The Nullification Crisis January 6, by Ando For this assignment for my History class we had to choose a crisis the country faced sometime before I chose the Nullification Crisis, something probably not very well known, but crucial in the years leading to the Civil War.
This week in history: December 17, 3: The crisis began in May when Congress passed the Tariff ofwhich was designed to encourage Northern industry by levying high import duties on cheaper British goods.
While Northern states stood to profit handsomely from the tariff, Southern states were not happy as they would now have to pay more overall for manufactured goods. Calhoun, a South Carolinian, vigorously opposed it. It was not the first time a sitting vice president disagreed with an administration's major policy.
Calhoun was a strong believer in states' rights and feared the power of the federal government to intervene so strongly in the Southern economy. The unspoken fear, of course, was that if the federal government could levy a tariff to profoundly alter the economy of the South, was the institution of slavery safe from federal interference?
Could not the North, in the guise of instituting new economic policies, virtually prohibit slavery? Calhoun decided to pen an argument enunciating his views on the relationship between the federal government and the state governments.
In the document, Calhoun attacks the North as short-sighted, looking out for only its own interests and its hopes of tying the Southern economy closer to its own.
Their object in the tariff is to keep down foreign competition, in order to obtain a monopoly of the domestic market. If the federal government did not recognize this right, Calhoun wrote, that state was within its rights to secede from the Union. The vice president claimed for South Carolina a veto on the actions of the federal government: Whether the federal government would honor the claim was the question that hung over Washington in the months after Calhoun penned his exposition.
Like Jefferson inCalhoun authored his work anonymously, and as Adams' administration came to an end, Calhoun had high hopes that the incoming president ofAndrew Jackson, himself a slave owner, would agree with his interpretation of constitutional law.
Unusual in American politics, Calhoun had jumped candidates in the election and now served as vice president under Jackson. He believed that the white-haired general about to take the presidential oath would heed his counsel to slash the tariff, relieve the South, and calm fears of future interference with the region's way of life.
Then, Calhoun hoped, his own hour would strike, and carry him to the White House. The tension came to a head in Aprilwhen the two attended a dinner celebrating the deceased Thomas Jefferson's birthday in Washington.
Jackson raised his glass, glowered directly at Calhoun, and, as if issuing a dueler's challenge, gravely offered his own toast: Jackson offered a watered-down tariff that placated most Southerners in When South Carolina stated its dissatisfaction and continued talk of secession, Congress passed the Force Bill, which would allow the federal government to send a military force into South Carolina to collect the import duties and prevent secession.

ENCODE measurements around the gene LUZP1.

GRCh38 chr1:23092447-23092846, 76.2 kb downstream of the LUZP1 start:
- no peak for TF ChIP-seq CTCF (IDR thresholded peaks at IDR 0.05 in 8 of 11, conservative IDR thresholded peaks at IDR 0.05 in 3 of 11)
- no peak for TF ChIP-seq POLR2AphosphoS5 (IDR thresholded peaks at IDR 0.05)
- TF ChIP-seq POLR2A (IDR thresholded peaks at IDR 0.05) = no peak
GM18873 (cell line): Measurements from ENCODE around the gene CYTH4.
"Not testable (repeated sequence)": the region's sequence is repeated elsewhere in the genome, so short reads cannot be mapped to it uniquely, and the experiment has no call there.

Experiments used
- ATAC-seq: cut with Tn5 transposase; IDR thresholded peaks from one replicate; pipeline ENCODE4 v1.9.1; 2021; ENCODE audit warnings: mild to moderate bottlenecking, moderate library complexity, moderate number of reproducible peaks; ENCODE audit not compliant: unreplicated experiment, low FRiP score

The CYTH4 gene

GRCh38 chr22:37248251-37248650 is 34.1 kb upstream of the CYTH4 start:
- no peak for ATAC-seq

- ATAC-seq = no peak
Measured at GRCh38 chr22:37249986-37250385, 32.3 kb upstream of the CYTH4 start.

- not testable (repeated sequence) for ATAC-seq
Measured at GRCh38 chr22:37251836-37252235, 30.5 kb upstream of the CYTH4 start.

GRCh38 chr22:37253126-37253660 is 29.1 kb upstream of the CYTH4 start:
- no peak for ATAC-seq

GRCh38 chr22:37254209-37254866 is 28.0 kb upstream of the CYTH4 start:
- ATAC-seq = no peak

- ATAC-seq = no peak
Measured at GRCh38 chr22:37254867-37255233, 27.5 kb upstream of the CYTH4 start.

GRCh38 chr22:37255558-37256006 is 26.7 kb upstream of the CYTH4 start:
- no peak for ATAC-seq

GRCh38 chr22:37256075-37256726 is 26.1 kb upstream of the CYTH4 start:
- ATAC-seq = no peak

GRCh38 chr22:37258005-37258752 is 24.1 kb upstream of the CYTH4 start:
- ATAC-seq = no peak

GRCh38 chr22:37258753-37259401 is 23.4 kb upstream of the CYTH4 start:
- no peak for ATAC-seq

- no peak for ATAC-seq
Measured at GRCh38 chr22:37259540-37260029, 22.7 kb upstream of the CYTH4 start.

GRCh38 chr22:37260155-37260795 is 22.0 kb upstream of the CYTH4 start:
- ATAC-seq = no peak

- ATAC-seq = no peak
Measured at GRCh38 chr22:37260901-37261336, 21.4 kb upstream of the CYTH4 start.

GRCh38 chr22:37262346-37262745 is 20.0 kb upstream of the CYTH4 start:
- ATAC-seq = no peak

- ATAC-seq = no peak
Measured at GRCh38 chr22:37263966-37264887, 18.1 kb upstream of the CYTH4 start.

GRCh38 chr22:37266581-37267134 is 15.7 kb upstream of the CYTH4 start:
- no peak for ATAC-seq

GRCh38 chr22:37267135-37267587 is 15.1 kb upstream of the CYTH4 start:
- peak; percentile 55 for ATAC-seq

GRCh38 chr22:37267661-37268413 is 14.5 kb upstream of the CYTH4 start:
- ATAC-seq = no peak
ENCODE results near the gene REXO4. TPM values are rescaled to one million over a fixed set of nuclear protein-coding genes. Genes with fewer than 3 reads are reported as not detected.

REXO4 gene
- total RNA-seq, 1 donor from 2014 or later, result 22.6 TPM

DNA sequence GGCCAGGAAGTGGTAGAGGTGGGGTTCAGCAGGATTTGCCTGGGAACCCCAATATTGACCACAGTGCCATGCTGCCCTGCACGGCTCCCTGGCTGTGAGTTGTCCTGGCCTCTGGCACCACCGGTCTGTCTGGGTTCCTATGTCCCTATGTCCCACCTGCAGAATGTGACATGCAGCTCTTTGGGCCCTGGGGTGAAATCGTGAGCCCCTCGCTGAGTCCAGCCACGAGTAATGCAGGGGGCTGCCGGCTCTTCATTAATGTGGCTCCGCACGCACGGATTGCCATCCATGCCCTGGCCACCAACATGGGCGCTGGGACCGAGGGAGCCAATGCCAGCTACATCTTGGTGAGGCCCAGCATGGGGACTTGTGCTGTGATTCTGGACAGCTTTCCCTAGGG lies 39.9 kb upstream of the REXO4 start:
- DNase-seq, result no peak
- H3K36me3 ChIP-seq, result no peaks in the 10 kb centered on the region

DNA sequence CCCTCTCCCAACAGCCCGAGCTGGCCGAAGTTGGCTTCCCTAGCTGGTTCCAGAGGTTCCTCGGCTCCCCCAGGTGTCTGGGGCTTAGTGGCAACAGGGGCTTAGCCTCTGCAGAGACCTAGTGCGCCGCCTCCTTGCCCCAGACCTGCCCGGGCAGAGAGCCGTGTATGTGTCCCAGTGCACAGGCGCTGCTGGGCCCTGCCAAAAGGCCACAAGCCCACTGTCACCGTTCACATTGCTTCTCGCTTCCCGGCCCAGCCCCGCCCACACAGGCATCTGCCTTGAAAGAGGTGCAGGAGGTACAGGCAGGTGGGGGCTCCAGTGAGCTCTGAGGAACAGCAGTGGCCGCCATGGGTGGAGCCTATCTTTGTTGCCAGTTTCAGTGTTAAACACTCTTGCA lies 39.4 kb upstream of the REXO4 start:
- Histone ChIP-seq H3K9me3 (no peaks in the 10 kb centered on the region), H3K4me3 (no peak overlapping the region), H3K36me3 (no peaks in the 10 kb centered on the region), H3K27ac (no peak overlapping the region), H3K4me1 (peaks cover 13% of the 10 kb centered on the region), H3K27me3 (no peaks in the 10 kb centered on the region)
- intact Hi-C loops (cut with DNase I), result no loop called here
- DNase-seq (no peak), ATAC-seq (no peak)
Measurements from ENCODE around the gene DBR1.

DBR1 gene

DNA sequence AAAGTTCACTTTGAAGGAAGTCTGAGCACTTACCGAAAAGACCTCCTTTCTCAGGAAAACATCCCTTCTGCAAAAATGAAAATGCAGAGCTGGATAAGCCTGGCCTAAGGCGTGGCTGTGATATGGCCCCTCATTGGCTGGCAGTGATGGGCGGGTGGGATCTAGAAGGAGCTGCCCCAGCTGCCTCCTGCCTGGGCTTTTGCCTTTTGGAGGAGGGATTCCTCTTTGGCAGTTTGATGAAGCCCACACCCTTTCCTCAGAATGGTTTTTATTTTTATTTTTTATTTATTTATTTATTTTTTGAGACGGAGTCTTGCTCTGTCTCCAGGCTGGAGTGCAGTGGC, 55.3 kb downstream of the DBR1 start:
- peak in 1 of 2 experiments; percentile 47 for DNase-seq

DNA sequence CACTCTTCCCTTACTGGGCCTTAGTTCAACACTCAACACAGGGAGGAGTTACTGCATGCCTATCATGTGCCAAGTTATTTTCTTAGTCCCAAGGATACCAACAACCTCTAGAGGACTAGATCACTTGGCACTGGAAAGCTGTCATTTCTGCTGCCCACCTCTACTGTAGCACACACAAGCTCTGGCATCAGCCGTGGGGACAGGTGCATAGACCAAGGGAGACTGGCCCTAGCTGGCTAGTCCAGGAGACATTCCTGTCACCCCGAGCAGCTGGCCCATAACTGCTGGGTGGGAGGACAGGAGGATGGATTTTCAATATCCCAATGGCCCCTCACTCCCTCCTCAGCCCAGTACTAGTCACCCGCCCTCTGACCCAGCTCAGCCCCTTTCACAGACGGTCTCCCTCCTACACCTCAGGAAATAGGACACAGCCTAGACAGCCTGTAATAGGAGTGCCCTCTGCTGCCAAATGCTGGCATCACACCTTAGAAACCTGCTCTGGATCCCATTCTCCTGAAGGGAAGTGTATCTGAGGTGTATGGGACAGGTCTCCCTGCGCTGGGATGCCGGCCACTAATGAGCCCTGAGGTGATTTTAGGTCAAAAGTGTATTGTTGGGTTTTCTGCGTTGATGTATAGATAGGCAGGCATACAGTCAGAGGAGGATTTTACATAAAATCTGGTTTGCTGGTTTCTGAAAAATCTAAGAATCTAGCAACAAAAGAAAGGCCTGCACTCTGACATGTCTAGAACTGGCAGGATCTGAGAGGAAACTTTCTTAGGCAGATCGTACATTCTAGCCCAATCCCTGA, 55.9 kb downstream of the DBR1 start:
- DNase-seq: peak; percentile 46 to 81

Under the leadership of Sen.
Henry Clay of Kentucky, Congress brokered a new compromise tariff. Aware that it could not effectively challenge the federal government alone, South Carolina accepted the compromise and repealed its ordinance of nullification in The crisis was over and the Civil War was delayed for another 30 years.Jan 06, · I chose the Nullification Crisis, something probably not very well known, but crucial in the years leading to the Civil War.
The reading I’ve doing in this class lately has been a lot about the Compormise of 18xx, or the Such-and-Such Act, or the John Doe vs.
a state decicsion. Learn term:secession = withdrawing from the union with free interactive flashcards. Choose from different sets of term:secession = withdrawing from the union flashcards on Quizlet.
One infamous situation that caused a rift between Jackson and Calhoun, and helped confirm Van Buren as Jackson’s favorite, was the Peggy Eaton affair.
Peggy, the wife of Secretary of War John Eaton, had been accused of adultery prior to her marriage to John. The crisis was over and the Civil War was delayed for another 30 years. Cody K. Carlson holds a master's degree in history from the University of Utah and teaches at Salt Lake Community College.
The Nullification Crisis erupted when the South Carolina legislature passed an Ordinance of Nullification on November 24, The Ordinance of Nullification declared the Tariffs of and null and void within the state borders of South Carolina.
"Nullification Crisis" Crisis during Andrew Jackson's presidency that centered on the state of South Carolina attempted to nullify a federal law passed by Congress. Although the federal and state were able to compromise, this once again showed how the United States had a very delicate balance between federal and state power.